x Abu Dhabi, UAESunday 21 January 2018

Everyone's safety is everyone's duty

Ensuring safety is a collective responsibility of the Government and the people.

An 11-year-old girl died on Monday in a Sharjah hospital, the latest victim of suspected pesticide poisoning, a recurring tragedy across the country. In Abu Dhabi, a 16-year-old died this week when a tent inside his home caught fire. In Ras Al Khaimah, a pedestrian was run over and killed on Tuesday night.

The three cases, and other recent news events, should remind us all that everyone's safety is the responsibility of the whole society.

Many people die everyday because of negligence, be it their own or that of someone else. Officials can issue laws and set regulations and work to enforce them, to cut the number of deaths. But governments cannot control every situation. Nobody can; accidents are inherent in human nature.

This is where individual responsibility comes in: everyone has a duty to society to be vigilant. To be sure, this kind of responsibility begins with those who use dangerous substances and devices, such as pesticides. The idea that children can be killed by an invisible substance wafting through a ventilation system from the vacant flat next door is every parent's nightmare, and too often becomes a reality. But even a window latch can be deadly, if it's not used and a child is left unattended.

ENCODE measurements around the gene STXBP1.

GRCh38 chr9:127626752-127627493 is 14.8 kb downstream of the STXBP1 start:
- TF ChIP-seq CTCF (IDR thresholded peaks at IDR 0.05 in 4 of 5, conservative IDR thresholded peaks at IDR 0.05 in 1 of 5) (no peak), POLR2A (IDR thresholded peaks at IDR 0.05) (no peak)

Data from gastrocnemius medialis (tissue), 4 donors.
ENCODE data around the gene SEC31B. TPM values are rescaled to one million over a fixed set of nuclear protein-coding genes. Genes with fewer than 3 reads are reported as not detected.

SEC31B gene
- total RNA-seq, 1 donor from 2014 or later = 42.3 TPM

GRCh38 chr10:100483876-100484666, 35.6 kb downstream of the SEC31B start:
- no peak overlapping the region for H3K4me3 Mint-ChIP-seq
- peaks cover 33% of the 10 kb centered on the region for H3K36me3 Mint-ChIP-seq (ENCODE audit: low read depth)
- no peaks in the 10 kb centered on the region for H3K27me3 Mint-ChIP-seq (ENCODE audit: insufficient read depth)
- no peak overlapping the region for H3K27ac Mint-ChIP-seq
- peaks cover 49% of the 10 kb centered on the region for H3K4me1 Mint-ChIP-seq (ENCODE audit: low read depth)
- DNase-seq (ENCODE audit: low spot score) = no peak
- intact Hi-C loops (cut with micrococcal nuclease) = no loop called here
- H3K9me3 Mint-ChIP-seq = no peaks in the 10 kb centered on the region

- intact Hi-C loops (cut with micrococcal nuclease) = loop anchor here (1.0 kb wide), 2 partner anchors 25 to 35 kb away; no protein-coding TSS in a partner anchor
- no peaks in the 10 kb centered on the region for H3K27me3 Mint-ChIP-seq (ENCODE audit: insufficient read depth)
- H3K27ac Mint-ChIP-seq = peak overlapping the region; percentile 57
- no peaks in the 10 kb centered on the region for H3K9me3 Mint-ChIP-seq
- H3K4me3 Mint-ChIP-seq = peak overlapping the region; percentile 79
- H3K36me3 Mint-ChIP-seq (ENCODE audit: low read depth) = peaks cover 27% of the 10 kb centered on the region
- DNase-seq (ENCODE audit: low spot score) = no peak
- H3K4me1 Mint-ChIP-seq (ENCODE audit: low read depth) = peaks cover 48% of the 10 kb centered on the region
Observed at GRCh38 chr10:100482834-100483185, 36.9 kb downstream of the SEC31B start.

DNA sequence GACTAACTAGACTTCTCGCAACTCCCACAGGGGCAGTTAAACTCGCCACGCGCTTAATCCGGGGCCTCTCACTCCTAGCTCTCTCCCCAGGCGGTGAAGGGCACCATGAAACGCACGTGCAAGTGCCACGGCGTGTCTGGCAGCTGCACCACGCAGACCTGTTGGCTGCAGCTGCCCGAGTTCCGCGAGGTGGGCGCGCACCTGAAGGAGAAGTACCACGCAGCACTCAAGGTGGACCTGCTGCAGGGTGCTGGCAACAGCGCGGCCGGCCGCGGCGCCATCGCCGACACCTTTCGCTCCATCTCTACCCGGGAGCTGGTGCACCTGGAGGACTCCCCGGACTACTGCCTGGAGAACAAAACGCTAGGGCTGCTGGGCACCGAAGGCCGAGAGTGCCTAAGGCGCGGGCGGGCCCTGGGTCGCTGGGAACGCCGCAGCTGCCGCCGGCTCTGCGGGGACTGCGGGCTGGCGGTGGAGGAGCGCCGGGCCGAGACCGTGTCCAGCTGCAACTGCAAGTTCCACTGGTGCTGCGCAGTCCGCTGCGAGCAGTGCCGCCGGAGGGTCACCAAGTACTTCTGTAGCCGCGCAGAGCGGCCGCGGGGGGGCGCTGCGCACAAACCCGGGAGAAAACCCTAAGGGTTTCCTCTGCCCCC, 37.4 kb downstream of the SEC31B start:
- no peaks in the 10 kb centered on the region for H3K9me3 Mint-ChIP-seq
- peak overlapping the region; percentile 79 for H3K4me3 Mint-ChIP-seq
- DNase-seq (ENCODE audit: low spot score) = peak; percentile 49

Then, of course, there is traffic. The UAE's roads are among the most deadly in the world. In Abu Dhabi alone, 263 people were killed in traffic accidents last year.

On construction sites, many workers die because safety gear has not been provided or because they do not take the time to use it. There were 71 such deaths last year - 13.8 per cent of all fatal injuries in Abu Dhabi.

Last month a 3-year-old boy died after being left in the family car for hours. Recently an 11-year-old girl died of food poisoning.

Accidents of all sorts are inevitable. But the frequency of deaths and serious injuries can be reduced, provided that a culture of safety, of putting safety considerations high on our priority list in everyday activities, can be implanted across society.

People tend to think about prevention only after they have been touched by a tragedy. But each such case, even among people we don't know, should teach us all a lesson. Each person's safety is ultimately the responsibility of every person.